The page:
By Li Peng
The world was forced to press the “pause” button on its economic and social development as the coronavirus wreaking havoc everywhere. The COVID-19 has exposed the governments of all countries to a major test on their governance. Should the government first save its people or the market? In other words, which is more valuable, the people’s interests or the capital’s interests? It should not be a hard question but some governments have scored zero in this test by having a wrong priority list.
It is a universal and fundamental value that the people and their lives are of paramount importance. Every country should do its best to save lives from the coronavirus. China fought a tough battle against the COVID-19 pandemic for more than 100 days and won a phased victory. China’s success proves to the world that “early isolation and early treatment” holds the key to containing the spread of the virus. The US government did know this very well. A memo titled “U.S. Government Response to the 2019 Novel Coronavirus” was placed on the desk of the decision-makers as early as February 14. The memo clearly suggested the government taking multiple “quarantine and isolation measures”, including significantly limiting public gatherings, cancellation of almost all sporting events, performances, and public and private meetings, and closing schools. The suggestions were immediately rejected because the decision-makers realized they would cause a crash of the stock market.
In addition to making half-hearted efforts on “early isolation and early treatment” at the beginning of the outbreak, the Trump administration was also bent on “reopening” the economy when the pandemic was still at its height across the country. It flooded trillions of US dollars and liquidity into the market and forced industries to resume work and production. Pr. Trump tweeted many times boasting about the backflow of manufacturing jobs, and threatened automakers such as Ford, BMW, and Toyota to move their factories from China to the US, all to sustain domestic economy at the cost of other countries.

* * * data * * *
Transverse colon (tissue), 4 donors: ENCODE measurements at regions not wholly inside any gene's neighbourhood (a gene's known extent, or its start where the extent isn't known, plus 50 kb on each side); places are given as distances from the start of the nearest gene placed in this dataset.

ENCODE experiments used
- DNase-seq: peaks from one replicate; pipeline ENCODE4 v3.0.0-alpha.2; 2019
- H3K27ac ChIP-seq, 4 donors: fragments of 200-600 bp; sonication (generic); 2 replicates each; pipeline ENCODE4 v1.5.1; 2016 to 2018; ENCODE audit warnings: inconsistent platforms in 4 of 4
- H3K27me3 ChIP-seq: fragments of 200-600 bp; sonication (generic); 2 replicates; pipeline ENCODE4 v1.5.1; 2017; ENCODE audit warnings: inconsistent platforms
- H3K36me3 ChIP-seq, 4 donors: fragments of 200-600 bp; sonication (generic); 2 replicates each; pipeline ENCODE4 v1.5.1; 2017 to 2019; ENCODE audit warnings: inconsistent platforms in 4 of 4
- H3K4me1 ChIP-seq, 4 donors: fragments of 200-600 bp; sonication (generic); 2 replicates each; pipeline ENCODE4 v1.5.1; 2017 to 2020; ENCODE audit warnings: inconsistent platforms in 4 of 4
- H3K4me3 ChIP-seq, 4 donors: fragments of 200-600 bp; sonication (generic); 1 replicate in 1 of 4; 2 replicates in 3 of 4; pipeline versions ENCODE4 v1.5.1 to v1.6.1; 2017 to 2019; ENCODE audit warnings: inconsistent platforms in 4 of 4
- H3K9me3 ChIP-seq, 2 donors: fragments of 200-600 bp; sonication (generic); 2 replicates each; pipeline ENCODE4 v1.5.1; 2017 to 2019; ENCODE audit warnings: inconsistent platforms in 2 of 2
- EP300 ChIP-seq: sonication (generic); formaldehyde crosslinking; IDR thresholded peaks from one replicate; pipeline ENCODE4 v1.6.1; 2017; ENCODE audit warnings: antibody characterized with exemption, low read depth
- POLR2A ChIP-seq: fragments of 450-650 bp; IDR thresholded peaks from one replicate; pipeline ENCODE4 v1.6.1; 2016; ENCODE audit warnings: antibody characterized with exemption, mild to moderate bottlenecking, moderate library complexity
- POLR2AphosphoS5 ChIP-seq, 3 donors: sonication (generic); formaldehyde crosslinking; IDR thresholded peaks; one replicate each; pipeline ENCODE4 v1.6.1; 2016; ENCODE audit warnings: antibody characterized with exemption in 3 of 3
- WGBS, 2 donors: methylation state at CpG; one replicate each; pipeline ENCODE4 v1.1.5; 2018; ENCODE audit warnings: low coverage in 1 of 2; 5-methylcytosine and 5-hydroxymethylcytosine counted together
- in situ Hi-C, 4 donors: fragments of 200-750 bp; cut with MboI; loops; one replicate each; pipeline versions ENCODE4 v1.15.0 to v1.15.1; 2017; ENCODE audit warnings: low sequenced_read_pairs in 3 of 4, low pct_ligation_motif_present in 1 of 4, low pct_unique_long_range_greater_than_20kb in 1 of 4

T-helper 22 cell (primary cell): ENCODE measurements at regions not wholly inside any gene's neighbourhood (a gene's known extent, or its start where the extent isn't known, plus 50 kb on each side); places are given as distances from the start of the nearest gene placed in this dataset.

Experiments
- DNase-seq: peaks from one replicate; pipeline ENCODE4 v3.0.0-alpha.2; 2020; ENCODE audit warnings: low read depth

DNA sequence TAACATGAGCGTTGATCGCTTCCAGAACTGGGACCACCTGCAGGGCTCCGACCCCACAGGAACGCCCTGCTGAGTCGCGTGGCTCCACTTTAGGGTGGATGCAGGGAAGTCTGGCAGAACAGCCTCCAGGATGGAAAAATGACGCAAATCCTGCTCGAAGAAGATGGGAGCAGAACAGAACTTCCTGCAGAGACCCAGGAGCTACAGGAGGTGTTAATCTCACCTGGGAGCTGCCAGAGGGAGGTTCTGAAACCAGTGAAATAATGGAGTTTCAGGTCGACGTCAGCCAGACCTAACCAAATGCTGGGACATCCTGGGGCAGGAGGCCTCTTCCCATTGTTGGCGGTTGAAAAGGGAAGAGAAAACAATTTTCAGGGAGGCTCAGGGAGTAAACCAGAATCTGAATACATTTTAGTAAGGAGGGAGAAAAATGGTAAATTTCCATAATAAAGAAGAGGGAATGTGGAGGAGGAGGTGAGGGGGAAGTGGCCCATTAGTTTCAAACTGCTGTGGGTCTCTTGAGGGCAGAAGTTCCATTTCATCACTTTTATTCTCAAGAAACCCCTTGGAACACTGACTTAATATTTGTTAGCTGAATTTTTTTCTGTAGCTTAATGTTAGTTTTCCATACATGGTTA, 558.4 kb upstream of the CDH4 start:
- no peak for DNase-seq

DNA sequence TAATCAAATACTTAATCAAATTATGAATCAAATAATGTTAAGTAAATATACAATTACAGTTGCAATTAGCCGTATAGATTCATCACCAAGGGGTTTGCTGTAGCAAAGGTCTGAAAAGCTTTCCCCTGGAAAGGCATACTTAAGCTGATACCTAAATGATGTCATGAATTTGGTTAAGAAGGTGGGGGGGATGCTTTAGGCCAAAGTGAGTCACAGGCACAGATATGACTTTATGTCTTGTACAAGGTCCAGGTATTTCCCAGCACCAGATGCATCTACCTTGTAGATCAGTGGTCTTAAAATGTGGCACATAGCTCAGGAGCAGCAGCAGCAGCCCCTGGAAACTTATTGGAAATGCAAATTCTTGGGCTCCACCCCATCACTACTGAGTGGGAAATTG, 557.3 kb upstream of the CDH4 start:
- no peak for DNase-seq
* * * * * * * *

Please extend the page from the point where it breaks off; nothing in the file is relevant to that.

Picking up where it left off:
It’s known to all that Corporate America’s large share buyback through piling up debts in recent years has caused substantial systemic risks. The policy of zero interest rate and unlimited quantitative easing adopted by the Fed is a wild gamble. It bets on the hope that government aid may keep the businesses running for two or four months until the pandemic is contained. Then work and production may be resumed, and the stock market will be fully recharged to ensure Trump’s reelection.
But the hope was too good to be true. The irrational and irresponsible actions of American leaders failed to contain the pandemic. These actions fully exposed the nature of the American system - capital comes first. Even with so many lives at risk, the mercenary nature of capitalism decided that Washington would be focused on protecting the interests of capitalists and few social elites rather than the welfare of ordinary Americans. Even worse, several Congressmen, including Senate Intelligence Committee Chairman Richard Burr, were suspected of insider trading. They capitalized on their positions, learned about the risks of the pandemic and secretly dumped their stocks while deliberately downplaying the severity of the situation to the public, thus protecting their money before the stock plunge.
The pandemic basically ran amuck after Washington missed out on the “window” of controlling it, making economic recovery out of the question. In the end, it’s the people living at the bottom of the society and the disadvantaged groups that had to bear the brunt and pay the price. The high unemployment rate has pushed America’s working-class into a survival crisis. Official data show that 40.8 million people filed their first unemployment relief application from March 15 to May 23. The government presented a “Paycheck Protection Program” (PPP), which, however, was exploited by some deep-pocketed conglomerates to secure massive loans. At the same time, small businesses and stores that relied on the program for survival could not get any help and had to lay off more employees. No wonder VOX reported that the easiest layoffs in this period are those getting minimum pay, such as those working in restaurants and retail stores. The fact that George Floyd died from a policeman’s chokehold over the alleged 20-buck fake money is a case in point that the working class has fallen prey to the government’s weak anti-pandemic measures.
As you sow, so you shall reap. The US, the self-claimed beacon of human rights, has no interest in saving lives but racks its brains to protect the stock market, only to find itself stuck in a helpless situation. It is now the epicenter of the pandemic, of the stock market disaster, and human rights violations. The concurrent outbreak of so many crises shows the world that America is incorrigible with its “American human rights” and lays bare its true color of “relentless capitalism”.